Longitudinal changes in pancreatic neuroendocrine tumor (panNET) cell proliferation correlate with fast disease progression and poor prognosis. The optimal treatment strategy for secondary panNET grade (G)3 that has progressed from a previous low- or intermediate-grade to high-grade panNET G3 is currently unknown. This was a single-center retrospective cohort study aimed to characterize treatment patterns and outcomes among patients with secondary panNET-G3. Radiological responses were assessed using the Response Evaluation Criteria in Solid Tumors version 1.1. A total of 22 patients were included and received a median of 2 (range, 1–4) treatment lines in 14 different combinations. Median overall survival (OS) was 9 months (interquartile range (IQR): 4.25–17.5). For the 15 patients who received platinum–etoposide chemotherapy, median OS was 7.5 months (IQR: 3.75–10) and median progression-free survival (PFS) was 4 months (IQR: 2.5–5.5). The 15 patients who received conventional panNET therapies achieved a median OS of 8 months (IQR: 5–16.75) and median PFS was 5.5 months (IQR: 2.75–8.25). We observed one partial response on 177Lu DOTA-TATE therapy. In conclusion, this hypothesis-generating study failed to identify any promising treatment alternatives for patients with secondary panNET-G3. This demonstrates the need for both improved biological understanding of this particular NET entity and for designing prospective studies to further assess its treatment in larger patient cohorts.

Open access

Line Tang Møllehave, Marie Holm Eliasen, Ieva Strēle, Allan Linneberg, Rodrigo Moreno-Reyes, Ludmila B Ivanova, Zvonko Kusić, Iris Erlund, Till Ittermann, Endre V Nagy, Ingibjorg Gunnarsdottir, Jonathan Eli Arbelle, Aaron Milton Troen, Valdis Pīrāgs, Lisbeth Dahl, Alicja Hubalewska-Dydejczyk, Malgorzata Trofimiuk-Müldner, João Jacome de Castro, Mafalda Marcelino, Simona Gaberšček, Katja Zaltel, Manuel Puig-Domingo, Lluis Vila, Sofia Manousou, Helena Filipsson Nyström, Michael Bruce Zimmermann, Karen R Mullan, Jayne Valerie Woodside, Henry Völzke, and Betina Heinsbæk Thuesen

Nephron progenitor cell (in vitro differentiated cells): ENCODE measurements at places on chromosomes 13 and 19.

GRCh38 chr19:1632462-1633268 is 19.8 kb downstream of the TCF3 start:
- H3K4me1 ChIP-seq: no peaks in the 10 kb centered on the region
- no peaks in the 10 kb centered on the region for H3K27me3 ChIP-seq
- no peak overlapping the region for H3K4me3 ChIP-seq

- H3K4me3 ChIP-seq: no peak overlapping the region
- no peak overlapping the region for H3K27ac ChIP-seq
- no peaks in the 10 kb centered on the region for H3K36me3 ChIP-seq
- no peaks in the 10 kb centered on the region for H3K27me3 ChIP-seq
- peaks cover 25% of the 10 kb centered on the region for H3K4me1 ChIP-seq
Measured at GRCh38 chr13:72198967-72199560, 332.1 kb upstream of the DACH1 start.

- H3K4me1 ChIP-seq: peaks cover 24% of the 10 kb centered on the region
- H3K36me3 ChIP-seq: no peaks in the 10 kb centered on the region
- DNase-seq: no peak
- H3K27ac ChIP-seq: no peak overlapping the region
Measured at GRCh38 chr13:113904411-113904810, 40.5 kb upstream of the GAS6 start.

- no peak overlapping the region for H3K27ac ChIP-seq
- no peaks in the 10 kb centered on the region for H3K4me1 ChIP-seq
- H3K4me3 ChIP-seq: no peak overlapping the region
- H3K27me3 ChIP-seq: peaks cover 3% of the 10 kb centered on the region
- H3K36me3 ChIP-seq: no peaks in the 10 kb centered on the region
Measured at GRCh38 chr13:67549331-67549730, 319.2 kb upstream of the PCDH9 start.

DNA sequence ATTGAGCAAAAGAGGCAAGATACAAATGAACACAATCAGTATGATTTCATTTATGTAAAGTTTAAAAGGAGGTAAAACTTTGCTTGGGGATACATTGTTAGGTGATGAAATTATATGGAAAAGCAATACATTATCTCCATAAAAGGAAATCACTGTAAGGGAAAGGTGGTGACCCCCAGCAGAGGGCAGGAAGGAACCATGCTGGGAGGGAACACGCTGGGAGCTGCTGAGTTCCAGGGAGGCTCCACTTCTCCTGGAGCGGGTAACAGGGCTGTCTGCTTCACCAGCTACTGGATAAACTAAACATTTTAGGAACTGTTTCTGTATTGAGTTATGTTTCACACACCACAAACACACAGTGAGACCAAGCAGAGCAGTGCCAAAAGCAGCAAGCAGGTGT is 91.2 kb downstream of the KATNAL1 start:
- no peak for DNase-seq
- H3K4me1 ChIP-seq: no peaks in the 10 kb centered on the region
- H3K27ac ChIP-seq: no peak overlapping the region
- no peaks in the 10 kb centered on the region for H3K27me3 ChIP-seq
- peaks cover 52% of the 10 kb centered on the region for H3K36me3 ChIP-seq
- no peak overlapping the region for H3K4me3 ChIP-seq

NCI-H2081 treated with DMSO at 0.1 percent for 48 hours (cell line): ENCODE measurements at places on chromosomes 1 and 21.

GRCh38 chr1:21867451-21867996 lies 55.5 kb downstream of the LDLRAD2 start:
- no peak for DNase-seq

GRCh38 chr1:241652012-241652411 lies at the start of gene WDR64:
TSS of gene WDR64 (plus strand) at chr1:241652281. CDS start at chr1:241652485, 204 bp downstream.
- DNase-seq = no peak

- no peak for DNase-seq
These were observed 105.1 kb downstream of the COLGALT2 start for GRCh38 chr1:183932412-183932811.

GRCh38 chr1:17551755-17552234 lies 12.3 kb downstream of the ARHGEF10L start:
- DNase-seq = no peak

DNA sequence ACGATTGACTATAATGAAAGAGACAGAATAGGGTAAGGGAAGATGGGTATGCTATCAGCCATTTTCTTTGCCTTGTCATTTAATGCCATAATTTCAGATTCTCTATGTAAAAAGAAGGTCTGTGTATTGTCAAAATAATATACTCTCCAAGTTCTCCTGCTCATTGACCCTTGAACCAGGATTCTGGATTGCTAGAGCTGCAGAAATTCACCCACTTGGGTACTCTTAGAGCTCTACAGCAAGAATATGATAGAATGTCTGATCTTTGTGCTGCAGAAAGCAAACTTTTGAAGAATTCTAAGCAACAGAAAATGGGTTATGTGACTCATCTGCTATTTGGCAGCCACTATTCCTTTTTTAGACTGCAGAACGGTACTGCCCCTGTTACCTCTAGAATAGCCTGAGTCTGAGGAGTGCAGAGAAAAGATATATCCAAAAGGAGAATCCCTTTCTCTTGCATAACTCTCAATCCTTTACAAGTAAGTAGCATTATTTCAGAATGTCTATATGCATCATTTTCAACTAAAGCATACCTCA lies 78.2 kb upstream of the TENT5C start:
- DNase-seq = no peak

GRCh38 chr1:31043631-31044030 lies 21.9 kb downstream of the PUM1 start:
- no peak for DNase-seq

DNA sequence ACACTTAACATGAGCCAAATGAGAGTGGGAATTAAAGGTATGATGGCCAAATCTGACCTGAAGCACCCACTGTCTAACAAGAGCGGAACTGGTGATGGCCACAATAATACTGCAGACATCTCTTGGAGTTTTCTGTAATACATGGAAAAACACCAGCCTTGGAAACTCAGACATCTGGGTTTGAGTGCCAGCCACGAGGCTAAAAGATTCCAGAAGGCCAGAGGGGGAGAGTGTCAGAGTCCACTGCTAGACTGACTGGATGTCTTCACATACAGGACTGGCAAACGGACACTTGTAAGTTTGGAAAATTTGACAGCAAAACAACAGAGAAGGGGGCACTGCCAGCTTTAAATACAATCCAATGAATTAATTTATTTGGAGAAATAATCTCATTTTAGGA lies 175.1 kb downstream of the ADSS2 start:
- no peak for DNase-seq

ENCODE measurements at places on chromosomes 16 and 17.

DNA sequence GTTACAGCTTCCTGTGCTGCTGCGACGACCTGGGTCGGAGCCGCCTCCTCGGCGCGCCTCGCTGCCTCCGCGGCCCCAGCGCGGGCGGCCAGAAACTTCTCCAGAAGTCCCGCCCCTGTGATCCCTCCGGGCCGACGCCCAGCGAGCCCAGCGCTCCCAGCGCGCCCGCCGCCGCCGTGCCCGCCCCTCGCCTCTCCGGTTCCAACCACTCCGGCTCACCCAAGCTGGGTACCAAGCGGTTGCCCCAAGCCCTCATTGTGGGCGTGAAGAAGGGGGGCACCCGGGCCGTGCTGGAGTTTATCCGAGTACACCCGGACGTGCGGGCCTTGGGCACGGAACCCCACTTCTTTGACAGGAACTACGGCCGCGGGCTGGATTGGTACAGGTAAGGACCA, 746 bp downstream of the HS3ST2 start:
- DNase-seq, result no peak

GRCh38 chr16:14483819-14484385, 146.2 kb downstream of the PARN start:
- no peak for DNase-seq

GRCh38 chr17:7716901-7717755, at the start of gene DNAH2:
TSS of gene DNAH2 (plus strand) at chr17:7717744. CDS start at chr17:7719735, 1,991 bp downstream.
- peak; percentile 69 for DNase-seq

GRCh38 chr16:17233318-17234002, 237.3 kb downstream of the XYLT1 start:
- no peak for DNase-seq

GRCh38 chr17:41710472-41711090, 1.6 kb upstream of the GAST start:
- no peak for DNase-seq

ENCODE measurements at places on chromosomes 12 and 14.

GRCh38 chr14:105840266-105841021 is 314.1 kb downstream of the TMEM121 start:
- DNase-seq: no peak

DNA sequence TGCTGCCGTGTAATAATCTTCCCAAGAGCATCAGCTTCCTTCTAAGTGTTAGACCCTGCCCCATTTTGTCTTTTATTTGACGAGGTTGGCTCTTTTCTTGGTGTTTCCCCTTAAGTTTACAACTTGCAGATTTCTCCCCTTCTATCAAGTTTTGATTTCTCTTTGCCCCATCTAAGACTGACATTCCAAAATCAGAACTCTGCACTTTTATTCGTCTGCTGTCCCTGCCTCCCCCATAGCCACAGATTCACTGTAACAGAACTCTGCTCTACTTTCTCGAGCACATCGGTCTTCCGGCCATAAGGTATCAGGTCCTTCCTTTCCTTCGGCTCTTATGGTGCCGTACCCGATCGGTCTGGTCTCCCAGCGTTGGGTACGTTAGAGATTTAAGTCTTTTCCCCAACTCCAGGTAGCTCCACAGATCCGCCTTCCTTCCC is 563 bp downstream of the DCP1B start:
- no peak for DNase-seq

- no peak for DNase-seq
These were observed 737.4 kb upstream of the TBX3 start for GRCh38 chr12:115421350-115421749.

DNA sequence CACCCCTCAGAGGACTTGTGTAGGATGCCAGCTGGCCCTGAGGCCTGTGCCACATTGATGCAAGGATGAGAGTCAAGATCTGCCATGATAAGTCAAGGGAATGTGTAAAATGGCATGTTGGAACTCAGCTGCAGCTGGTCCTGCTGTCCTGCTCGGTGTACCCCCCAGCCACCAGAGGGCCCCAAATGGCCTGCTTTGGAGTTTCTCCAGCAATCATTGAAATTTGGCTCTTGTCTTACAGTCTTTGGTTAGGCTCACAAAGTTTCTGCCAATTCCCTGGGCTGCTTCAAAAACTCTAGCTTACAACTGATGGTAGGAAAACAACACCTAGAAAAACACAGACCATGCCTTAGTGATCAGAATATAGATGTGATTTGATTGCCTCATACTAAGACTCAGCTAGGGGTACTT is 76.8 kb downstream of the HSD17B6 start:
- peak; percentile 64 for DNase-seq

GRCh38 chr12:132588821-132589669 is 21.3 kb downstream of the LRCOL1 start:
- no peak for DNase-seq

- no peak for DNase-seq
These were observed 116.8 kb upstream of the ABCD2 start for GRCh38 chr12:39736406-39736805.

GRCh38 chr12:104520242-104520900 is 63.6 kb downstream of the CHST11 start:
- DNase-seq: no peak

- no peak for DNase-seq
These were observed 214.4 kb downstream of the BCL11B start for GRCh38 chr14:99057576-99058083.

Objective

Registers of diagnoses and treatments exist in different forms in the European countries and are potential sources to answer important research questions. Prevalence and incidence of thyroid diseases are highly dependent on iodine intake and, thus, iodine deficiency disease prevention programs. We aimed to collect European register data on thyroid outcomes to compare the rates between countries/regions with different iodine status and prevention programs.

Design

Register-based cross-sectional study.

Methods

National register data on thyroid diagnoses and treatments were requested from 23 European countries/regions. The provided data were critically assessed for suitability for comparison between countries/regions. Sex- and age-standardized rates were calculated.

Results

Register data on ≥1 thyroid diagnoses or treatments were available from 22 countries/regions. After critical assessment, data on medication, surgery, and cancer were found suitable for comparison between 9, 10, and 13 countries/regions, respectively. Higher rates of antithyroid medication and thyroid surgery for benign disease and lower rates of thyroid hormone therapy were found for countries with iodine insufficiency before approx. 2001, and no relationship was observed with recent iodine intake or prevention programs.

Conclusions

The collation of register data on thyroid outcomes from European countries is impeded by a high degree of heterogeneity in the availability and quality of data between countries. Nevertheless, a relationship between historic iodine intake and rates of treatments for hyper- and hypothyroid disorders is indicated. This study illustrates both the challenges and the potential for the application of register data of thyroid outcomes across Europe.